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What Good is a Rain Barrel during a Drought?

A rain barrel is useless when there is no rain—or is it? With a little ingenuity, you can keep your rain barrel full without rain. Your plants will thank you.

climbing-rosebush-watered-via-bucket-during-drought
This climbing rosebush planted over 25 years ago by the original homeowners is still going strong after 4 years of being watered via bucket.

I believe people have a natural affinity for living green things. We need trees, plants, and flowers physically for oxygen and food and spiritually for beauty and connectedness to the rest of nature.

In our sparsely forested and wild yard, we have a small collection of potted plants, a few drought-resistant bushes, and a decades-old climbing rosebush. To me this is beautiful.

When drought and water restrictions hit our town, we either had to let everything growing in our yard survive on what little rain fell or supplement it with water that did not come from an outdoor hose. We turned to untapped (pun intended) sources of water inside our house. Hint, the solution involves buckets.

The Bucket Brigade

As an environmentalist and resident of a drought-stricken town, I am willing to do things to save water but jumping into a freezing cold shower is not one of them. Now, I keep a plastic bucket in my shower and collect the first 30-seconds or so of water while it warms up. I put the bucket on the floor outside the shower and get in. On especially cold days, a smaller vessel is handy for collecting water while waiting to wash my hands or face.

I am amazed at the amount of water we used to let run down our drains before implementing the bucket brigade. It is also surprising what you can keep alive with a few buckets of water.

I used to carry my shower bucket downstairs, out the door, and dump it on one of our outdoor plants in an informal rotation. Then I bought a rain barrel.

Our House Gets a Rain Barrel

It seemed silly to get a rain barrel when we hardly ever have rain. Then it struck me that we could fill up a rain barrel with the bucket brigade during the dry months and then with rain if it ever rains. Now we can collect water daily and disburse it periodically.

Shopping for a Rain Barrel

Usually, I do a fair amount of research before embarking on a new project or buying equipment. The day I bought the rain barrel, my son and I drove into the “big city” and I walked into a home improvement store with no idea what was available or what I wanted. I figured there would be a wide selection for thrifty water collectors in our dehydrated region. Shockingly, there was only one model. It was an ugly Grecian urn-looking thing made out of black plastic. I measured it and fortunately, it was too wide to fit in the space by our garage so rejecting it was easy.

With little hope of success, we drove over to the only other home improvement store in the area. This store had an expansive selection, which included two models. The rain barrels were stuck way in the back of the garden section behind a bunch of stuff and covered in dust and a few cobwebs. One of the units was a 50-gallon plastic wood barrel lookalike with a flat back (to fit against a wall). I liked it and after measuring it determined it would fit in the allotted space.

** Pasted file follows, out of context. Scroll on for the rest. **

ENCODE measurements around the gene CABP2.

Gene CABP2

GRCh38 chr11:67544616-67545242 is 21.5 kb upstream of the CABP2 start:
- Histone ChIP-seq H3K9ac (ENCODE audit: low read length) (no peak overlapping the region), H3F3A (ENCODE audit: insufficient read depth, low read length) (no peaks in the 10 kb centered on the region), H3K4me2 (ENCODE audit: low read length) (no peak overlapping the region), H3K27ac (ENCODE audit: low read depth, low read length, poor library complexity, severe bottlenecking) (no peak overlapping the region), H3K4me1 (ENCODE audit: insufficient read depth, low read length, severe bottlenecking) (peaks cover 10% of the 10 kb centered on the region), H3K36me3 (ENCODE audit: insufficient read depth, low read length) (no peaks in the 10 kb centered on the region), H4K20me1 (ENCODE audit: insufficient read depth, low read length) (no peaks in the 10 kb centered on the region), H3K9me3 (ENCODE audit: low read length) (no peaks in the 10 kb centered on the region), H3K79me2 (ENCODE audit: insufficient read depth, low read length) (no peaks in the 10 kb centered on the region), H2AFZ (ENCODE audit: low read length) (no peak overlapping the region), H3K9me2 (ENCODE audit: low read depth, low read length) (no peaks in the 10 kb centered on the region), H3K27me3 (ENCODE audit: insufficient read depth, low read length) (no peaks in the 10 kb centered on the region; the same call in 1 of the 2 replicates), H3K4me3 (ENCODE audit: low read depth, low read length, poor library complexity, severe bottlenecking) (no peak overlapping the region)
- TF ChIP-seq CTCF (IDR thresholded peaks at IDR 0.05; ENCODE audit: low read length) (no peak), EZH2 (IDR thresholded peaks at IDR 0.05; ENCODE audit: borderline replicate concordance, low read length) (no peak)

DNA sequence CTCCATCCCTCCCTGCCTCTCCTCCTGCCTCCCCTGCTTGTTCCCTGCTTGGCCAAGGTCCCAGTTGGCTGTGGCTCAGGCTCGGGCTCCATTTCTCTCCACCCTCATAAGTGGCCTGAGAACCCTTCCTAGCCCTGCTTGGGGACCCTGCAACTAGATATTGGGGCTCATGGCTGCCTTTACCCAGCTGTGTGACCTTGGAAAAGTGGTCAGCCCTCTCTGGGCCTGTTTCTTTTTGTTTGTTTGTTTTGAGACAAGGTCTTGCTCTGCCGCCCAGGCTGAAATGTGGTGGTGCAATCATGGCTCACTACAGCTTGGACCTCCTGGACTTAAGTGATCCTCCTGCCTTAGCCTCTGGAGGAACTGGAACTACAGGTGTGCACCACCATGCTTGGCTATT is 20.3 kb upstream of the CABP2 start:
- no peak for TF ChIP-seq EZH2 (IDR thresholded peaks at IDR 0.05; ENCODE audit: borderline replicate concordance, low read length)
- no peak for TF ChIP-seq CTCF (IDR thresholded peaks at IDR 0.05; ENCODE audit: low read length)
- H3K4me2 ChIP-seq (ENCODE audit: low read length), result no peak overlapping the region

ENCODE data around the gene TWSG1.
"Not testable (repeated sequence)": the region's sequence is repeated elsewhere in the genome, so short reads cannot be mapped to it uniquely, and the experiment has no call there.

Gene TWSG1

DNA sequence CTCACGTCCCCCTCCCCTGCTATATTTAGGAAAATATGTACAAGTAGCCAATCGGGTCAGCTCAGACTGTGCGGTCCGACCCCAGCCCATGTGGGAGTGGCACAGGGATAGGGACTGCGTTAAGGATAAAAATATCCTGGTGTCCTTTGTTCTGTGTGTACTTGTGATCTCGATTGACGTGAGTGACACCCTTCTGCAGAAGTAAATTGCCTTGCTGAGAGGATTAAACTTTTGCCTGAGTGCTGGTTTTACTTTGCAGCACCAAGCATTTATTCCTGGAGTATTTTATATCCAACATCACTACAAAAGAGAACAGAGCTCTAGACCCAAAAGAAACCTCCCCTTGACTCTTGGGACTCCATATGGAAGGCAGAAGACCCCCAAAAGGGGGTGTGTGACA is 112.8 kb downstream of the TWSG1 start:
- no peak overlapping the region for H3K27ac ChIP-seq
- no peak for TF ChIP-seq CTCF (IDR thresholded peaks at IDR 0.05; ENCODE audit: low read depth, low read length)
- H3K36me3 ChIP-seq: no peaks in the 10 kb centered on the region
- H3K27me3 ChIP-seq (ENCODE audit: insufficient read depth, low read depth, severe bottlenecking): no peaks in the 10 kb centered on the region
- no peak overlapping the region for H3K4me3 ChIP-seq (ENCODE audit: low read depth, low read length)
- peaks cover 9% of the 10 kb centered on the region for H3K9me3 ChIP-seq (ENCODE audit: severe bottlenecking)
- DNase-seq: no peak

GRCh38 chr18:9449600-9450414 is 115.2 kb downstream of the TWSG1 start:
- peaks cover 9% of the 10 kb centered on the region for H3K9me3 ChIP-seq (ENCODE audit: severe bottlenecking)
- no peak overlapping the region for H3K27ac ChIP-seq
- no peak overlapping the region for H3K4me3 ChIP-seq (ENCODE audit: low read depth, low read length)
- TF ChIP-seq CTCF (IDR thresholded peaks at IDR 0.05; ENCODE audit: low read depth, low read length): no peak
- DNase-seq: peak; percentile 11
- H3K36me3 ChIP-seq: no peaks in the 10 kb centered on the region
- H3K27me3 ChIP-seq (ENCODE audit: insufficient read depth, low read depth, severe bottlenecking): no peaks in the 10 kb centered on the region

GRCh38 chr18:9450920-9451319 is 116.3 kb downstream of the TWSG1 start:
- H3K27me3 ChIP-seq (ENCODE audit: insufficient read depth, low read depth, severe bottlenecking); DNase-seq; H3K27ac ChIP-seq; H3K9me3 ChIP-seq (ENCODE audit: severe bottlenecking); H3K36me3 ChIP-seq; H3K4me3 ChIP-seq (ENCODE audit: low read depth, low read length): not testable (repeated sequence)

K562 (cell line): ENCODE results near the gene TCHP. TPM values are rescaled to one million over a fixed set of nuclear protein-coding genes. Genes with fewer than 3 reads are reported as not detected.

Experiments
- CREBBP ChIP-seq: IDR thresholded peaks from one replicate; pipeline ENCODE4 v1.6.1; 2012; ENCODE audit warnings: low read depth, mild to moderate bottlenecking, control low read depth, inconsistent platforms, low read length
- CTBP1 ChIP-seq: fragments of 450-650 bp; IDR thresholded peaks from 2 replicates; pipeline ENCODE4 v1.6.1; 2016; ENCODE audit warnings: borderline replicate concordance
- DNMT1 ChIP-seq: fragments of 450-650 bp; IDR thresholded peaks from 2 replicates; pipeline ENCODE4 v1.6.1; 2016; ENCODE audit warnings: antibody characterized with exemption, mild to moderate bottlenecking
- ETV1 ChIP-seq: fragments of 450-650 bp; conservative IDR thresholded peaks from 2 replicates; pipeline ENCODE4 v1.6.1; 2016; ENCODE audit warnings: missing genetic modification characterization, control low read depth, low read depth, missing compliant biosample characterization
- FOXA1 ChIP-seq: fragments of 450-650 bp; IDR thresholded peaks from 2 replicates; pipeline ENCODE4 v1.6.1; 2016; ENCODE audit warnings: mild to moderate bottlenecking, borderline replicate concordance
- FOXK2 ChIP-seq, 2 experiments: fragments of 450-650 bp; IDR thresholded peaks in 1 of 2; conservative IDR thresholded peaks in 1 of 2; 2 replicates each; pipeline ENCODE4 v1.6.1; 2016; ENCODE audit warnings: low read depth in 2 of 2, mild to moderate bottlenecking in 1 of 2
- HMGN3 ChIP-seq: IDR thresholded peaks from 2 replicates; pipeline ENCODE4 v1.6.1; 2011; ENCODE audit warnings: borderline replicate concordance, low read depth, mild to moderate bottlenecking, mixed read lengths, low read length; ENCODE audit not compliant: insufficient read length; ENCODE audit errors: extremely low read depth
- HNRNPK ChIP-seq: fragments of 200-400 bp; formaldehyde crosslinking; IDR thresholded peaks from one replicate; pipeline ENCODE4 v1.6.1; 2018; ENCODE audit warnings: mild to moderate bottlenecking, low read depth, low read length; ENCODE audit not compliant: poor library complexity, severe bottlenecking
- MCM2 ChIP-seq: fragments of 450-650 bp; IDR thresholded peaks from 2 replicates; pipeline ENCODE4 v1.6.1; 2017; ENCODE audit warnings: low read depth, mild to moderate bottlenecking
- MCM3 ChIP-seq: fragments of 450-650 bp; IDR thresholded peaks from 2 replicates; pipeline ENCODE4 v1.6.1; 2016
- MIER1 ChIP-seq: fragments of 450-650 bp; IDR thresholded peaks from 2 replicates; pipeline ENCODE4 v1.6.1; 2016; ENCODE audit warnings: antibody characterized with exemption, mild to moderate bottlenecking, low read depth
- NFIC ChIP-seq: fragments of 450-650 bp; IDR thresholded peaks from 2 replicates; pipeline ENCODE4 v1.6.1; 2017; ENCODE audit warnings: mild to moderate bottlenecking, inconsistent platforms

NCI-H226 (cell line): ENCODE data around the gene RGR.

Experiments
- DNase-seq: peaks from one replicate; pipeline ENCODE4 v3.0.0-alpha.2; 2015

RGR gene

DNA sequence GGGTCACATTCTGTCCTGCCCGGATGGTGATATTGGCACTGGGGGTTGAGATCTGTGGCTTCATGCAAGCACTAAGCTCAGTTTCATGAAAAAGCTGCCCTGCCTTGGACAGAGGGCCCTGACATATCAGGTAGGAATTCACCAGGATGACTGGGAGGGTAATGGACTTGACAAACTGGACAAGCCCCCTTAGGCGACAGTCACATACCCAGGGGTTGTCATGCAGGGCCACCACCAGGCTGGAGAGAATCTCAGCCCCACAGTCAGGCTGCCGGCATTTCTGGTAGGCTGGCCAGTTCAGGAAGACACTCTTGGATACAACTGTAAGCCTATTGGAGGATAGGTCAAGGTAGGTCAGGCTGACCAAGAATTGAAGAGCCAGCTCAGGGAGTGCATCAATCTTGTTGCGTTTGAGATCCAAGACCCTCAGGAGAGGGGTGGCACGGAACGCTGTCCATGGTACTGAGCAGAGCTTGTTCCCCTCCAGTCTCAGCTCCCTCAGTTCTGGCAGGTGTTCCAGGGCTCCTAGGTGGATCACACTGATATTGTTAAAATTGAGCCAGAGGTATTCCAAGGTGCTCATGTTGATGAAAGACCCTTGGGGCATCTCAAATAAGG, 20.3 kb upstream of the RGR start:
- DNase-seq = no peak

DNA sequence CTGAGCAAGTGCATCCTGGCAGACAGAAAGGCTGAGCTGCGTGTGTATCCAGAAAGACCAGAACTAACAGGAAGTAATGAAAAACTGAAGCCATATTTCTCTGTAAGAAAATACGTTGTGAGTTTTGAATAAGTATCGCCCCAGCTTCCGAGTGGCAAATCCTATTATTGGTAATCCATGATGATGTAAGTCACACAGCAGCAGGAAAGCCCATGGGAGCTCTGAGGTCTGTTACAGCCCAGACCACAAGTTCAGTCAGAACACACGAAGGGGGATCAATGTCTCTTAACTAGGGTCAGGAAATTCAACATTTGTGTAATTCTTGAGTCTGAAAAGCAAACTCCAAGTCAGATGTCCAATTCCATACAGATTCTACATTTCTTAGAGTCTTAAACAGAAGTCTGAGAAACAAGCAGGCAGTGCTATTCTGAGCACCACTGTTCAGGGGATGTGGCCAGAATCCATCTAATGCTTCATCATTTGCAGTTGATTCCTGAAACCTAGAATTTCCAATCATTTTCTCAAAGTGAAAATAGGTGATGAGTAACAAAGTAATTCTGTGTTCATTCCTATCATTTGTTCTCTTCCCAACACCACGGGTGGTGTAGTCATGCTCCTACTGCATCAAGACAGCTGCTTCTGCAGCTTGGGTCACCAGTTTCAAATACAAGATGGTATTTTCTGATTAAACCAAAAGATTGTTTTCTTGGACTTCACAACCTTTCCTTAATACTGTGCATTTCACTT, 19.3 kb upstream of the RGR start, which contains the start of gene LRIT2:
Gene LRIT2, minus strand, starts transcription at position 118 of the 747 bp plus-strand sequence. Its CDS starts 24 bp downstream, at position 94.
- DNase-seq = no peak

I paid for the rain barrel while a store clerk manhandled it out of the corner. My son loaded it in the car and we headed home.

Installing a Rain Barrel

Installing a rain barrel is relatively easy if you have a hacksaw and a handy person like my spouse to do it. You saw off a portion of the rain gutter drainpipe, put the barrel in place, refit the curvy bit of drainpipe on the end, screw in the spigot, attach a hose if you want, and put the debris screen on the top. Our driveway is a little uneven, so we put a few pieces of metal under part of the bottom edge as a shim.

Some people choose to buy a water barrel stand or put it on top of a couple of concrete blocks to make accessing the spigot or filling up a bucket easier. I did not think of this until we got home. See if I had done my homework ahead of time, I would have thought about the possibility of needing a stand. Fortunately, we have a little pump I can use if I need it.

Filling a Rain Barrel

The first time I carried a bucket of shower water down the stairs and dumped it in the rain barrel, about half of it sloshed out over the barrel. After another couple of tries, I now have the hang of how to pour so the water actually goes in the barrel. Besides saving water, daily trips from the shower to the rain barrel allow me to get in an extra four flights of stairs a day. It is good exercise.

We are keeping our yard alive with a few buckets, a barrel, and a little creative thinking. Whenever I look outside and see our little bit of greenery, I feel pleasure and a sense of accomplishment.

I can hear the rosebush singing.

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California Drought – You Cannot Drink Denial